NSW coach Laurie Daley has ruled out handing exciting youngster Bryce Cartwright a baptism by fire in State of Origin II at Suncorp Stadium.
Daley says Cronulla star Wade Graham, Warriors back-rower Ryan Hoffman, St George Illawarra tyro Tyson Frizell and Gold Coast’s Origin hardman Greg Bird are in a four-way battle to replace Boyd Cordner in the Blues’ starting side.
The best Cartwright can hope for is a place on the bench as the ever loyal coach once again keeps the faith in those fit and able bodies who started in the series-opening 6-4 loss to Queensland in Sydney last week.
“I don’t think Bryce is ready to start an Origin game this year,” Daley said on Fox Sports’ NRL 360.
“That’s just my opinion and where I’m at with Bryce.
“It certainly wouldn’t worry me if I had to pick him as that fourth option on the bench.
“He’s someone that can create but we’ll wait and see.
“Put it this way, if there’s not a lot of injuries, don’t go expecting a lot of changes.”
Daley said the 21-year-old’s selection at five-eighth for Penrith’s NRL clash with Manly on Sunday “certainly gives weight to using Bryce as a utility player”, but he’s looking elsewhere to replace NSW’s players’ player from game one.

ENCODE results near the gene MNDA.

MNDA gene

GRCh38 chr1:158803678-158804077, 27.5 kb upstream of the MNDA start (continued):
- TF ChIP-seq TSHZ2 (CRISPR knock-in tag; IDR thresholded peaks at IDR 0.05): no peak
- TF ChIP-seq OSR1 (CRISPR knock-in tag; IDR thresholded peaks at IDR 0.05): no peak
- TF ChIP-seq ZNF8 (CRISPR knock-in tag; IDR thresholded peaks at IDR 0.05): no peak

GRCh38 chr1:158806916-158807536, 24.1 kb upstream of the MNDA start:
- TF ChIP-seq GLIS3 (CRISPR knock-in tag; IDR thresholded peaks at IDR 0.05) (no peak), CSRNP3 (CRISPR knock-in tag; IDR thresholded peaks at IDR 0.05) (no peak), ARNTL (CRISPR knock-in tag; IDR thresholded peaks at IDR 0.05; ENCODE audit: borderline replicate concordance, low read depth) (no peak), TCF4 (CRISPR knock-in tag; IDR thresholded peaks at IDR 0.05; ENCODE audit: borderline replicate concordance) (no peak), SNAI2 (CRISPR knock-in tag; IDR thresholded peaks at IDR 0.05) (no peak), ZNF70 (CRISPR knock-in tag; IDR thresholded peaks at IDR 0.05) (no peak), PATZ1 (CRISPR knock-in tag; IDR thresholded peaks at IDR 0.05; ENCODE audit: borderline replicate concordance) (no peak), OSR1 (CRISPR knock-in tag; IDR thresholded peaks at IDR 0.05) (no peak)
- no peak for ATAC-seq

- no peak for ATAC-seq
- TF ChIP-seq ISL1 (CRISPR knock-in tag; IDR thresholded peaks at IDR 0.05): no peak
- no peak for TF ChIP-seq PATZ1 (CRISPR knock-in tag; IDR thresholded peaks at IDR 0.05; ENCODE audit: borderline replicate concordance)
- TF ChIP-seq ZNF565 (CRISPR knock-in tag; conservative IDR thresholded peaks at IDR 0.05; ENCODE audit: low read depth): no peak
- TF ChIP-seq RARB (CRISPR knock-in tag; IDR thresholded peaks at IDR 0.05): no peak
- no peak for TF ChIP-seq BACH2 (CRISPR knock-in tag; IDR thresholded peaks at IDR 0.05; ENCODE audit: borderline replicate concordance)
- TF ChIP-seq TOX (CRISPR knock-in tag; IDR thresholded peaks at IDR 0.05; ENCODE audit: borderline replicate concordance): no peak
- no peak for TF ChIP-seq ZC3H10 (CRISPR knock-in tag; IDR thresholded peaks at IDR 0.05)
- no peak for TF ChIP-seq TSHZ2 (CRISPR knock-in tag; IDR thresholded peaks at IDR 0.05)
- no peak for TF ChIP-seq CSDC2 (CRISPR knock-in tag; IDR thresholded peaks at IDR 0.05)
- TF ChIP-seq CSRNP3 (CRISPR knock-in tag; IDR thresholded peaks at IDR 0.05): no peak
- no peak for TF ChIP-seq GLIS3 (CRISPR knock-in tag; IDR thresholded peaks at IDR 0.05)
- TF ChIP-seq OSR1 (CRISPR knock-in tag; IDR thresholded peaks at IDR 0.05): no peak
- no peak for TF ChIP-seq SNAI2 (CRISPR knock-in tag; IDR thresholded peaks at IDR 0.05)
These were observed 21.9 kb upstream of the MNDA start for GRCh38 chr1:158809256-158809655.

“Boyd, he’s a massive loss. He’s a leader in our team,” Daley said.
“But the obvious guys are Wade Graham, he plays left edge; Tyson Frizell, he’s been there for the last couple of years (in the wider squad and) can play left or right.
“Ryan Hoffman is a guy who brings plenty of experience, was unlucky to miss out in game one and you’ve got to be confident knowing that the guy you select will handle the atmosphere and the cauldron of Lang Park, because it is a different environment up there.
“I suppose the other one we could do is move Greg Bird to left edge and bring someone else onto the bench.
“So they’re all options that we’re looking at.”
The one certainty for Daley is that NSW will need to score more points in the expected drier conditions if the Blues are to avoid losing the series for the 10th time in 11 years.
“Game one is usually quite different to games two and three because you’re sussing each other out and you’re not sure what’s going to be thrown at you,” he said.
“But games two and three, it opens up a bit.
“We know we can’t try and win 12-10 or 8-6 or 6-4 in Brisbane. We’ve got to try and score more points. We know that.”